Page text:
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Front. Psychol. | doi: 10.3389/fpsyg.2018.02285

Motivational modulation of age-related effects on reaching adaptation

  • 1Justus Liebig Universität Gießen, Germany

Previous studies have provided consistent evidence that adaptation to visuomotor rotations during reaching declines with age. Since it has been recently shown that learning and retention components of motor adaptation are modulated by reward and punishment, we were interested in how motivational feedback affects age-related decline in reaching adaptation. We studied 35 young and 32 older adults in a reaching task which required fast shooting movements towards visual targets with their right hand. A robotic manipulandum (vBOT system) allowed measuring reaching trajectories. Targets and visual feedback on hand position were presented using a setup that prevented direct vision of the hand and projected a virtual image by a semi-silvered mirror. After a baseline block with veridical visual feedback we introduced a 30° counterclockwise visuomotor rotation. After this adaptation block we also measured retention of adaptation without visual feedback and finally readaptation for the previously experienced rotation. In the adaptation block participants were assigned to one of three motivational feedback conditions, i.e. neutral, reward, or punishment. Reward and punishment feedback was based on reaching endpoint error. Our results consistently corroborated reduced motor learning capacities in older adults (p < .001, η2 = .56). However, motivational feedback modulated learning rates equivalently in both age groups (p =.028, η2 = .14). Rewarding feedback induced faster learning, though punishing feedback had no effect. For retention we determined a significant interaction effect between motivational feedback and age group (p =.032, η2 = .13). Previously provided motivational feedback was detrimental for young adults, but not for older adults. We did not observe robust effects of motivational feedback on readaptation (p =.167, η2 = .07). Our findings support that motor learning is subject to modulation by motivational feedback. Whereas learning is boosted across both age groups, retention is vulnerable to previously experienced motivational incentives in young adults. In summary, in particular older adults benefit from motivational feedback during reaching adaptation so that age-related differences in visuomotor plasticity, though persisting, can be attenuated. We suggest that the use of motivational information provides a potentially compensatory mechanism during functional aging.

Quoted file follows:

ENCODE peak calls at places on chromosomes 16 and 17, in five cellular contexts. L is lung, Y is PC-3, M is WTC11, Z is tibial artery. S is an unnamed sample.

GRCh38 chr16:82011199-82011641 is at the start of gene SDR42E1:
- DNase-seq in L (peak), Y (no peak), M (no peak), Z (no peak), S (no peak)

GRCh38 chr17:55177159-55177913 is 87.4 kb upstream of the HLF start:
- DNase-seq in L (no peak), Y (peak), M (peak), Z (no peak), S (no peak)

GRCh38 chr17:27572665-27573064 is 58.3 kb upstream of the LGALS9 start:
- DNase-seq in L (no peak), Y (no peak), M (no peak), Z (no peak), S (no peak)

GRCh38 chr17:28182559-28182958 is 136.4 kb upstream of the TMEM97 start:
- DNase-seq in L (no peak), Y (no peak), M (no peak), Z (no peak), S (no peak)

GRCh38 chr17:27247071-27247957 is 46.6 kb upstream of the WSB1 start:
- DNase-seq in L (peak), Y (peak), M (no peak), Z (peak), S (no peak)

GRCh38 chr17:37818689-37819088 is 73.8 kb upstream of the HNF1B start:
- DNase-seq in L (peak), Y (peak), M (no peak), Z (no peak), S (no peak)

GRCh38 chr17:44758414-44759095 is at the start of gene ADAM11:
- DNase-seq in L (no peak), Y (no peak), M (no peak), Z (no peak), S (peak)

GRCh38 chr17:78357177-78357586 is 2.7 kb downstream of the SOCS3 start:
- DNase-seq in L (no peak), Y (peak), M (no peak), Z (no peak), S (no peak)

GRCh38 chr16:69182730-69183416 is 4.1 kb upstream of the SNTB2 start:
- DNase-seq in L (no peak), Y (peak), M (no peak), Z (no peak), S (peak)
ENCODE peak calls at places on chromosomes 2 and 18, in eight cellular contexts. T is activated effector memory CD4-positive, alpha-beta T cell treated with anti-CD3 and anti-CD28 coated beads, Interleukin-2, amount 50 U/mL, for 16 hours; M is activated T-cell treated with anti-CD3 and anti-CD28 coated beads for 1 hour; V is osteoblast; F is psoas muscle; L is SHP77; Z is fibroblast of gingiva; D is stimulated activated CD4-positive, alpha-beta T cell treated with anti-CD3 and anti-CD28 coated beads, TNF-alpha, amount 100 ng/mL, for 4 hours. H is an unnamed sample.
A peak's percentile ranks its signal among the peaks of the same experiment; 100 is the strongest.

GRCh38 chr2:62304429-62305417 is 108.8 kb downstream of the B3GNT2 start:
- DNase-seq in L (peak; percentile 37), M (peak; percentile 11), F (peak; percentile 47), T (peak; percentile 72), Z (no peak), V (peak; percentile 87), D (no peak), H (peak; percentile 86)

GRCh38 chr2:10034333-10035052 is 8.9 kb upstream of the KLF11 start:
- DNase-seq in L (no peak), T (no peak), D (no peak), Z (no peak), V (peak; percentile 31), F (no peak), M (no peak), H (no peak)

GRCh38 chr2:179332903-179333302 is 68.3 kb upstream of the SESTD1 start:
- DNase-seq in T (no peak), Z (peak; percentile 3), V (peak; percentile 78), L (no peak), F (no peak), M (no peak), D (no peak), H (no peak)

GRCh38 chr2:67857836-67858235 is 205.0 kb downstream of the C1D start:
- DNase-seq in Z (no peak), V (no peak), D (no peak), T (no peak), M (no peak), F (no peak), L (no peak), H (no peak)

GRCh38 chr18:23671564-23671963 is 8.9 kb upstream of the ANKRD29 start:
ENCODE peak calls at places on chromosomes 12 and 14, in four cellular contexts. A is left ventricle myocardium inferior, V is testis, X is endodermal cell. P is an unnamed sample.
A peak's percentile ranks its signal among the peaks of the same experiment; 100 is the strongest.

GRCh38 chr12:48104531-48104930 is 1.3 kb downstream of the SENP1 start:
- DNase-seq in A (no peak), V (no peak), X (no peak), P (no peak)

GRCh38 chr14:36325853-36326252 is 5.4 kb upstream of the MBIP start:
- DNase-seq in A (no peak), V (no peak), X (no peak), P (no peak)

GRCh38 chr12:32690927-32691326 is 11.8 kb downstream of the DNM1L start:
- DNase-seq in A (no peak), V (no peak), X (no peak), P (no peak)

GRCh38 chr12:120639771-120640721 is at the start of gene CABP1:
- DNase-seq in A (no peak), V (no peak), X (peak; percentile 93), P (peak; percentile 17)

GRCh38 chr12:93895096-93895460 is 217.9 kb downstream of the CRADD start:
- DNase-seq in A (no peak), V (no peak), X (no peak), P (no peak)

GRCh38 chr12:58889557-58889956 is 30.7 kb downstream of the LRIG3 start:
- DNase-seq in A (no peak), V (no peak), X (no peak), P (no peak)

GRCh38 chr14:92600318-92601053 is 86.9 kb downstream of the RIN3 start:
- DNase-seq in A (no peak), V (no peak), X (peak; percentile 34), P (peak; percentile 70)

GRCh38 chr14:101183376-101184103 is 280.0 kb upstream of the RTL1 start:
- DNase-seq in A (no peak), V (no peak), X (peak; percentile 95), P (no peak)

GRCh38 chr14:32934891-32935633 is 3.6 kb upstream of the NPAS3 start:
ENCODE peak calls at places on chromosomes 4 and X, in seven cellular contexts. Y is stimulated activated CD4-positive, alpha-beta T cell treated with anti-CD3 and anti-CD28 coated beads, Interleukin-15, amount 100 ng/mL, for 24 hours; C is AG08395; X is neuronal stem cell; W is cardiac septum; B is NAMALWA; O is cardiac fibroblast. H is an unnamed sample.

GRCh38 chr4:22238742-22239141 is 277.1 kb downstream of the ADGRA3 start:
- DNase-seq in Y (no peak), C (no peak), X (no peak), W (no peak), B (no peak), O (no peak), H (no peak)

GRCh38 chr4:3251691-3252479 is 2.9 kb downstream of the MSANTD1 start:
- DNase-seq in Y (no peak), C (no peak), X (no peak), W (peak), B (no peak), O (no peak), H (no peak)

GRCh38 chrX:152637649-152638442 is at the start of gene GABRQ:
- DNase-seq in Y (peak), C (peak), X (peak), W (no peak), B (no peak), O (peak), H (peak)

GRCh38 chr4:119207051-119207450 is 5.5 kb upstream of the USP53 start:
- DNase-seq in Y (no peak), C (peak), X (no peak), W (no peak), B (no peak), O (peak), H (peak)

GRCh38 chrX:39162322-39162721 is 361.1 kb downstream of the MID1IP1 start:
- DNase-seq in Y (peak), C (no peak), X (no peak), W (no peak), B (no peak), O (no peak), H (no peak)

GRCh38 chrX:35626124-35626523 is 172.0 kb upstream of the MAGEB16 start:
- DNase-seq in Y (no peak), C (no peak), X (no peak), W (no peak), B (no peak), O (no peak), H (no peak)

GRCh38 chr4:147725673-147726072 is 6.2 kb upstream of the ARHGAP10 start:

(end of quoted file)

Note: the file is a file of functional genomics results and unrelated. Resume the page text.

Keywords: motor learning, visuomotor adaptation, reaching, healthy aging, Motivation

Received: 13 Jul 2018; Accepted: 02 Nov 2018.

Edited by:

Eling D. De Bruin, Karolinska Institutet (KI), Sweden

Reviewed by:

David I. Anderson, San Francisco State University, United States
Rachel O. Coats, University of Leeds, United Kingdom  

Copyright: © 2018 Huang, Hegele and Jutta. This is an open-access article distributed under the terms of the Creative Commons Attribution License (CC BY). The use, distribution or reproduction in other forums is permitted, provided the original author(s) and the copyright owner(s) are credited and that the original publication in this journal is cited, in accordance with accepted academic practice. No use, distribution or reproduction is permitted which does not comply with these terms.

* Correspondence: Dr. Billino Jutta, Justus Liebig Universität Gießen, Giessen, 35390, Germany, jutta.billino@psychol.uni-giessen.de